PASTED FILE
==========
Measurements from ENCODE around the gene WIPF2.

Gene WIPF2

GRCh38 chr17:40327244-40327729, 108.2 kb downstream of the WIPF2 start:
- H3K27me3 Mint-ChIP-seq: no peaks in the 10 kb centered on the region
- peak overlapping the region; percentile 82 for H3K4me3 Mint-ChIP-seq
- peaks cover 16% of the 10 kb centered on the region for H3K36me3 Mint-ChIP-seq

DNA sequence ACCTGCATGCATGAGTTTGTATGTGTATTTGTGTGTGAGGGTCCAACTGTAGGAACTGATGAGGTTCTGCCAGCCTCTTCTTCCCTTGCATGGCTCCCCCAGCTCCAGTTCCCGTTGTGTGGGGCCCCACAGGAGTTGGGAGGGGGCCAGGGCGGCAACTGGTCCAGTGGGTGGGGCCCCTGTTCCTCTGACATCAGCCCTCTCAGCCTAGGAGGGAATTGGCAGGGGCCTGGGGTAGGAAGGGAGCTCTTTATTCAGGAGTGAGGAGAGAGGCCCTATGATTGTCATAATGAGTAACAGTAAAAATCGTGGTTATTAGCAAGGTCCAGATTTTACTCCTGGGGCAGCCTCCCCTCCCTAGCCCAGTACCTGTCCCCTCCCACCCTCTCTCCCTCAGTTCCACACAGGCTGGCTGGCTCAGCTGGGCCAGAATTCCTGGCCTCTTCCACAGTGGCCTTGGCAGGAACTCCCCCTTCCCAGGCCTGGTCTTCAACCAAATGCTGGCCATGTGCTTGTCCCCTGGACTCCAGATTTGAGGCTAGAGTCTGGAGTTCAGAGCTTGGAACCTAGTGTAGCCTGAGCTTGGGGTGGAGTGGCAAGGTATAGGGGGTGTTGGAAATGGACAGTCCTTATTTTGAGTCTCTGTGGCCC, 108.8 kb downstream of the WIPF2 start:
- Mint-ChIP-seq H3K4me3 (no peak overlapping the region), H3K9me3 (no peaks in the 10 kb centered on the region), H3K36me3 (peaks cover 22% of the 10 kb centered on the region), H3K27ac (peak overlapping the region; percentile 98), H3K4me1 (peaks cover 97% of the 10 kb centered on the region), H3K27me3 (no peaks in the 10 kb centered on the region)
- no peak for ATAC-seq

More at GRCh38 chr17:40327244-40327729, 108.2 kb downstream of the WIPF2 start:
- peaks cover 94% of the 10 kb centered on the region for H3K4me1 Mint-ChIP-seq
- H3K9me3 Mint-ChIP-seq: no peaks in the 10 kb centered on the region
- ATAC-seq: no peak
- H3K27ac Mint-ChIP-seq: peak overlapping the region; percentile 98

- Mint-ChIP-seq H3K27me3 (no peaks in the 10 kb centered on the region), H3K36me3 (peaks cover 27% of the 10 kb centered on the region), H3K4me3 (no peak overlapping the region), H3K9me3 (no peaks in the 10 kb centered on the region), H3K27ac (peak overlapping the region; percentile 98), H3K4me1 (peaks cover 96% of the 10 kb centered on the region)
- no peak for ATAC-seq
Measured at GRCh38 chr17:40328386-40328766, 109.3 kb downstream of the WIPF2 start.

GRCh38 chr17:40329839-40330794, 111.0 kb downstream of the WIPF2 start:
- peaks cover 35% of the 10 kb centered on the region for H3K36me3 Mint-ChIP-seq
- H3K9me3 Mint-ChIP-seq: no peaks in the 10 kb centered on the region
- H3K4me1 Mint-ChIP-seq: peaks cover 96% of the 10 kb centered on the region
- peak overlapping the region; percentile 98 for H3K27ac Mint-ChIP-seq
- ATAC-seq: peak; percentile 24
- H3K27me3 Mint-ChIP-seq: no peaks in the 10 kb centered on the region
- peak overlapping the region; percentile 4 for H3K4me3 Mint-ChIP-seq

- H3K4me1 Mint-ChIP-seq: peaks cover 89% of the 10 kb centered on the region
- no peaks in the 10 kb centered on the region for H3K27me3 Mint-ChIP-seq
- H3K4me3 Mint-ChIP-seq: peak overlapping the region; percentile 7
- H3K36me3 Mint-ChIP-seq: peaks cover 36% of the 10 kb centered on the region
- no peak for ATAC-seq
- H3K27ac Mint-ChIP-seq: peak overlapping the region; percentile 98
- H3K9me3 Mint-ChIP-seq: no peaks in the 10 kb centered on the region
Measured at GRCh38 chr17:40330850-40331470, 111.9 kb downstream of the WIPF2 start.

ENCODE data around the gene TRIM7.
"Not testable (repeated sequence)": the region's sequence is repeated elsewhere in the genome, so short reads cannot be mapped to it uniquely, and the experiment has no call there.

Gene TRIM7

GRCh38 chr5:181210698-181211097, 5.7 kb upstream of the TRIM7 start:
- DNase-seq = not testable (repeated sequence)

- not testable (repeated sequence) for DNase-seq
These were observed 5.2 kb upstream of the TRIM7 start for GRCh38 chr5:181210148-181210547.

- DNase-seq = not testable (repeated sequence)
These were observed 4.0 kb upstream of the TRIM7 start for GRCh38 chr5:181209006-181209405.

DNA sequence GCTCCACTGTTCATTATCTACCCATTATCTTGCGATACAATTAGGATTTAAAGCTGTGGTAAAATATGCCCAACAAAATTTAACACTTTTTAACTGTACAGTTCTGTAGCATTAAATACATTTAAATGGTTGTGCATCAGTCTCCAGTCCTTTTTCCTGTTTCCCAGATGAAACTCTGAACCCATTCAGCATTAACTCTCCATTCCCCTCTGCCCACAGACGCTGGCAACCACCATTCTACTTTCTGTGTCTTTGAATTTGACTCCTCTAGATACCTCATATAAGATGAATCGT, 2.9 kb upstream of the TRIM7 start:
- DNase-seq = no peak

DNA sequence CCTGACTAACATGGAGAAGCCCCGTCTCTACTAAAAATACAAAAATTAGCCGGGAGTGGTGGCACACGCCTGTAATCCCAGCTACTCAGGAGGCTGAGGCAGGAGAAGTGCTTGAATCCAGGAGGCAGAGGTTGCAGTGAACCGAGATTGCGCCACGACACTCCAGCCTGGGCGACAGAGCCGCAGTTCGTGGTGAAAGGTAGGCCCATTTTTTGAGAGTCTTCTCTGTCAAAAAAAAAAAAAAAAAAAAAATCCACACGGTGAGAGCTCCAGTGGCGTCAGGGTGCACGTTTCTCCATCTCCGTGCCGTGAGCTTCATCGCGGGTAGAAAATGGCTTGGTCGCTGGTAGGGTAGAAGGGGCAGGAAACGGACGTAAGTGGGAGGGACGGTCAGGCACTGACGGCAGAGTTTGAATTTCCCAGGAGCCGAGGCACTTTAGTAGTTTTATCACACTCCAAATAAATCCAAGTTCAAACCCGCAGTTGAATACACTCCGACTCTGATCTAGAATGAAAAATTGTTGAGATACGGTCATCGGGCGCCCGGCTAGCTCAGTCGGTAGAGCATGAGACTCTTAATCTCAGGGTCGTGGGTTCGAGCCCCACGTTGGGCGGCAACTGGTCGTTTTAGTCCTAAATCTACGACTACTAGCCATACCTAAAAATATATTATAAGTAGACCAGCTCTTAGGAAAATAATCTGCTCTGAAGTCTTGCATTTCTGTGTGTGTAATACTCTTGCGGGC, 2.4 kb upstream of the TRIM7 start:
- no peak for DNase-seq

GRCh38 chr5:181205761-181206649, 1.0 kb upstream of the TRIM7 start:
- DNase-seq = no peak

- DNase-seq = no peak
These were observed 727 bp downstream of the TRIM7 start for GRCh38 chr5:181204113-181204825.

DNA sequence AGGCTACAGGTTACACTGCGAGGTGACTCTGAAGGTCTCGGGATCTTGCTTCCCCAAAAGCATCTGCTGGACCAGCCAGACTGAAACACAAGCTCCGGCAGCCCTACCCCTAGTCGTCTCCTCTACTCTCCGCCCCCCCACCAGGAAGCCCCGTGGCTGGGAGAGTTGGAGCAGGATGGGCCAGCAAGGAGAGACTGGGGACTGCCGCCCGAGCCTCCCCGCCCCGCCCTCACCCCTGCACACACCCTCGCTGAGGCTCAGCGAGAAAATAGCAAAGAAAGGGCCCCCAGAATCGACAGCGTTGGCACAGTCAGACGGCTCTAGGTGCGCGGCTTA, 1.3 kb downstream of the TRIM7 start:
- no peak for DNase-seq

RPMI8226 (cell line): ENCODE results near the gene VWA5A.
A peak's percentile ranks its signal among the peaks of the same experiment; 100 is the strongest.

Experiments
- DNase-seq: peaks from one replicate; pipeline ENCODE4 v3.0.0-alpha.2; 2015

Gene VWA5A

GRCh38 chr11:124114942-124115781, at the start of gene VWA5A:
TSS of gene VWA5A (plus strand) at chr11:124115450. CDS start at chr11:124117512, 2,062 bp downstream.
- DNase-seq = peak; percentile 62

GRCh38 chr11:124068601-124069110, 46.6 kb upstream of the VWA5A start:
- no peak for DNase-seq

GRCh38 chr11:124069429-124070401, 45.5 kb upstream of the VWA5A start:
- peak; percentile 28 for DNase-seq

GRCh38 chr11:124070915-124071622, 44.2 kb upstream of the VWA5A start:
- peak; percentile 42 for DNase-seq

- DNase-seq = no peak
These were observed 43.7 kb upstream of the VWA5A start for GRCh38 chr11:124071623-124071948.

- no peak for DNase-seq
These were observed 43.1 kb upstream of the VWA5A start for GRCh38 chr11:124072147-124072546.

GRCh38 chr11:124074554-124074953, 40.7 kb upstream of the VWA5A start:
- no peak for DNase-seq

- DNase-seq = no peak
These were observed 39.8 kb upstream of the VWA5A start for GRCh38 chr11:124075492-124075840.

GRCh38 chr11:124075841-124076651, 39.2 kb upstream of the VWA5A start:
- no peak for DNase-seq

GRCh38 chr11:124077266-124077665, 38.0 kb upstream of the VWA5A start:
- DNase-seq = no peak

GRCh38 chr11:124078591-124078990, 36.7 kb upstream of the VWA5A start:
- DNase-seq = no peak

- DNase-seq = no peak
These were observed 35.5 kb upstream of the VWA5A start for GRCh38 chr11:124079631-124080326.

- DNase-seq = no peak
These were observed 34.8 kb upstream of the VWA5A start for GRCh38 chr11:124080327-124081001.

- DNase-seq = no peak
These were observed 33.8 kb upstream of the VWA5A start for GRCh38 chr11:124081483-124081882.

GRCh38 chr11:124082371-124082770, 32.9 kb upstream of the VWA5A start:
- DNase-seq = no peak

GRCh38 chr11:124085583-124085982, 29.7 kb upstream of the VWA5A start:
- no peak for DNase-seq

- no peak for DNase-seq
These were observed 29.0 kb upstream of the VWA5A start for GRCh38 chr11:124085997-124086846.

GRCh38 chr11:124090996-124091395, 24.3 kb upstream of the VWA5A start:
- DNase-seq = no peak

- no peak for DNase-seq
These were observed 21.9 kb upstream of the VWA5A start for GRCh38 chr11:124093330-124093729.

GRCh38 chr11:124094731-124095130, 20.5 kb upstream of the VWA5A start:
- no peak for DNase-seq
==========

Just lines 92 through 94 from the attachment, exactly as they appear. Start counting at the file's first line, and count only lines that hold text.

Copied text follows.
These were observed 29.0 kb upstream of the VWA5A start for GRCh38 chr11:124085997-124086846.

GRCh38 chr11:124090996-124091395, 24.3 kb upstream of the VWA5A start:
- DNase-seq = no peak